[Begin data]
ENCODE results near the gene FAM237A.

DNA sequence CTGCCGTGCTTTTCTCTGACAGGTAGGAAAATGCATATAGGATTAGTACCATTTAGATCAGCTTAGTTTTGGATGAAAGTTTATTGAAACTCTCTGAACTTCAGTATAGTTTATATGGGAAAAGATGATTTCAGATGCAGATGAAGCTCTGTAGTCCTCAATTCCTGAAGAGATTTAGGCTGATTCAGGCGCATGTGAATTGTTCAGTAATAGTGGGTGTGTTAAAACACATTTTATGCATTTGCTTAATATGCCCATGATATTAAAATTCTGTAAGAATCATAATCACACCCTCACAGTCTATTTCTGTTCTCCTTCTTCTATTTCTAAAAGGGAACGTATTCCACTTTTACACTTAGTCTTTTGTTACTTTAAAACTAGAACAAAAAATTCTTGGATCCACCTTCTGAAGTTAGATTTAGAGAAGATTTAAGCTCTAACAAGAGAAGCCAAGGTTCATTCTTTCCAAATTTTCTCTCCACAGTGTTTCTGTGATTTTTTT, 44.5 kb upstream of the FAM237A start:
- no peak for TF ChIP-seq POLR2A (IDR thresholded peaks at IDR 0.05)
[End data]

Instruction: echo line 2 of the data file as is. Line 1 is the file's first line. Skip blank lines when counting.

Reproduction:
DNA sequence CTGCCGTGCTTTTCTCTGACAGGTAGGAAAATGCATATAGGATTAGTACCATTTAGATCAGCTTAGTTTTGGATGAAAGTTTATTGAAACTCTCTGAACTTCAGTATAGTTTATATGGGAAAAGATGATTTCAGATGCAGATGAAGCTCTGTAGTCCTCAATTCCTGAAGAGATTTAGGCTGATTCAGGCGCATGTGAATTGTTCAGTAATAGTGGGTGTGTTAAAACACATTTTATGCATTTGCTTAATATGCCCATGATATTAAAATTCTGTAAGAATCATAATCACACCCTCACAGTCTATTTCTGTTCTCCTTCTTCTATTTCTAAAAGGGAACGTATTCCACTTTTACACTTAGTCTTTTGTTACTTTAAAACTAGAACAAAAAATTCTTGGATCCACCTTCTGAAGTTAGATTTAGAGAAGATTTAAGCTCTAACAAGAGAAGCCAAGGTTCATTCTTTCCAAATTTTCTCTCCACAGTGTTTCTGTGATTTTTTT, 44.5 kb upstream of the FAM237A start: